Managing Anxiety with the Meridians
Anxiety is a huge problem in our society, and can be debilitating for those who suffer from it. Integrative bodyworker, Janet Matthies offers practical help.
There are many symptoms associated with anxiety and often our current medical model will prescribe medication to help alleviate and/or manage those symptoms. This article will identify anxiety symptoms and how Zen Bodytherapy, Asian-infused yoga and western-style resistance training can help independently manage symptoms; minimizing, or in some cases eliminating, the need for pharmaceuticals.
Anxiety is a valuable signal often giving a clue that we are heading for a dangerous or harmful situation. People have learned to shut this ability to sense danger off, and it would be much better if we all still had it. Extra-sensitive people are highly versed in this area yet in our society this skill is not valued, so they may feel de-valued. The key is to manage the sensitivity so the consequent anxiety doesn’t become overwhelming and emotionally paralyzing. It is also important for people with anxiety to value themselves and this special outlook they have on life.
Techniques for Managing Anxiety
Our breath is a huge indicator of emotional health and is often one of the first things to be altered if we are in an anxious state. There are many forms of massage that work with deep tissue pressure that can be extremely helpful for those with anxiety. While you may be familiar with massage as a technique for releasing tension in the muscles and taking us to deep relaxation, it can also be used to facilitate smooth, full breathing. Here are two different kinds of massage that can be particularly helpful.
2. Zen Bodytherapy
Zen Bodytherapy uncovers tendon and ligament tension deep in the places where our muscles originate and attach. Releasing the muscles that lie between the ribs will help to unlock a tight chest, and restricted breathing. If you watch your ribs as you breathe you will notice the rise and fall of your chest. And if you look even closer you might start to notice places that are NOT moving. It is those unmoving places that have become stuck and would be released during this type of deep tissue massage. This kind of release feels so amazing and just to be able to breathe easily is the best feeling! Typically, a course of Zen Bodytherapy would consist of 10 sessions.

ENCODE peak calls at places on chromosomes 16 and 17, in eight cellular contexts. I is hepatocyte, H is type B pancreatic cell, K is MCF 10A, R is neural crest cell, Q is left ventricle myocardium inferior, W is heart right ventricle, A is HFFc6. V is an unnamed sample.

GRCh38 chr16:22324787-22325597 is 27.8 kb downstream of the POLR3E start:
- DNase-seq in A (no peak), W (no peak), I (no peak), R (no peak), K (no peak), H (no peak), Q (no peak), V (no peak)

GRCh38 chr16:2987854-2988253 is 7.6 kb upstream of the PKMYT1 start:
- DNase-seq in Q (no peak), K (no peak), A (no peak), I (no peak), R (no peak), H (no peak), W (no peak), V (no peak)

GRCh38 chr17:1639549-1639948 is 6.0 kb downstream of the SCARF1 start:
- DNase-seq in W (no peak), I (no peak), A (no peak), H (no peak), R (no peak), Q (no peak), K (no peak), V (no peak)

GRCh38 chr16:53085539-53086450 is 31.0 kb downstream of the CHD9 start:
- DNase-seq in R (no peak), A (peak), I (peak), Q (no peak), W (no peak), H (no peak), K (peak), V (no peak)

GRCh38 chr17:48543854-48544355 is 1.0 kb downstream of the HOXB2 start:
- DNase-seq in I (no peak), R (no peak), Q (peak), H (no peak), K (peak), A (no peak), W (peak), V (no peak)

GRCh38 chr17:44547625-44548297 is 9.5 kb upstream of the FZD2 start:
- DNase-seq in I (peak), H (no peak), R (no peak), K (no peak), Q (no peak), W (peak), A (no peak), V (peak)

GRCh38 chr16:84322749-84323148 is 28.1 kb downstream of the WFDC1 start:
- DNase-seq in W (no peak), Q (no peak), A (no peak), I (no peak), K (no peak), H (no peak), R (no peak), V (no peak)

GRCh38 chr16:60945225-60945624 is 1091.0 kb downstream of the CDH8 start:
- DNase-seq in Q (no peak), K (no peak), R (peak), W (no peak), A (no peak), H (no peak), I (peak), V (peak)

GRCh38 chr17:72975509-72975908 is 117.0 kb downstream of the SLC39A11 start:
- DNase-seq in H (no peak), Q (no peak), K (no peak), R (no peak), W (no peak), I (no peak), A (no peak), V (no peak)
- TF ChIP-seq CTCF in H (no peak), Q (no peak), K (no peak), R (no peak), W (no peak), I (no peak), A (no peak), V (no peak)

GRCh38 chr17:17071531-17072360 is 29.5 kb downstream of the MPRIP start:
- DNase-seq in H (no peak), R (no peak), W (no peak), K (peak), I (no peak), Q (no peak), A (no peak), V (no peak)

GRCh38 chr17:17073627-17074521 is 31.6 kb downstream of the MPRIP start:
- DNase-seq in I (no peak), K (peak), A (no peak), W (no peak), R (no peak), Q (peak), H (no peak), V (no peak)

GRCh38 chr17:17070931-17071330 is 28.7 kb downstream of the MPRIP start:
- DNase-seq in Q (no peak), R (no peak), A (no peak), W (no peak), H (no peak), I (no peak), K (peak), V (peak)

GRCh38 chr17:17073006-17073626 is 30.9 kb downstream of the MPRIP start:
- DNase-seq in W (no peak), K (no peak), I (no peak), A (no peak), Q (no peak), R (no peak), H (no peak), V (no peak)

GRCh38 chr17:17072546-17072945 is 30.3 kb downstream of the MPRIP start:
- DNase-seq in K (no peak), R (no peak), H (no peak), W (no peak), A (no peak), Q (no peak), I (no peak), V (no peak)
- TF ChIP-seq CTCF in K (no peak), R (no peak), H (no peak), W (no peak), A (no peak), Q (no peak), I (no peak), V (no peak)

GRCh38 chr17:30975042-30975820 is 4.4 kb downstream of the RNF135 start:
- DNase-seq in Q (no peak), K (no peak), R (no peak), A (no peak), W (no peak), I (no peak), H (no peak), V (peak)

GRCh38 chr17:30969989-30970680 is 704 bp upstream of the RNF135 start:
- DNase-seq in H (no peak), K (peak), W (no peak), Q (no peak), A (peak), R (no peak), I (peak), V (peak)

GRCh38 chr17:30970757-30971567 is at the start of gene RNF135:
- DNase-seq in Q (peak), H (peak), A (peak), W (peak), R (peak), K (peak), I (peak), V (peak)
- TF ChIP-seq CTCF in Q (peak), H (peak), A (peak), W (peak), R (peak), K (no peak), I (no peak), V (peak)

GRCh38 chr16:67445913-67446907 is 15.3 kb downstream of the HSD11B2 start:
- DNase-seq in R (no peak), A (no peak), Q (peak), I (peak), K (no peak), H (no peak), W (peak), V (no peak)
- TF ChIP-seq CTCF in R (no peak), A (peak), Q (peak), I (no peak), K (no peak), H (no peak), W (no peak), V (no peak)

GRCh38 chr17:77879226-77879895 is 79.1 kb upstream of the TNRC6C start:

3. Deep Tissue “Muscle Mashing”
Another style of massage that is very effective for full, smooth breathing is deep tissue muscle mashing. In muscle mashing, the practitioner uses their feet to massage. The client will typically lie face down on a body cushion placed on the floor. The body cushion is contoured to support your face just as if you were on a traditional massage table; it also provides support for your chest and torso making this massage very comfortable to receive.
Traditional Chinese Medicine works on energy pathways called meridians. These run all over the body from the tips of your fingers to the tops of your toes. Each meridian passes through a specific organ (after which it is usually named) and specific muscles. For example, the Lung and Large Intestine meridians run through the chest and upper back and a deep tissue “muscle mashing” massage in these places will help release the pectoral and upper trapezius muscles which often become imbalanced and can contribute to restricted breath capacity. Interestingly, massaging deeply on the muscles that allow the pelvis to move freely will also release restricted postural areas that “crook” the body causing the flow of air to have to travel through an obstacle course in order to move through and eventually out of the body.
4. Stretching/Strength Training: Anxiety Reducing Exercises
In Traditional Chinese Medicine theory, the muscles most closely associated with anxiety are those that lie within the emotional meridians: the liver, sexual, bladder, and small intestine. The muscle groups in each of these meridians are the inside thigh muscles, the hip flexors, lateral hamstrings, and rotator cuff muscles.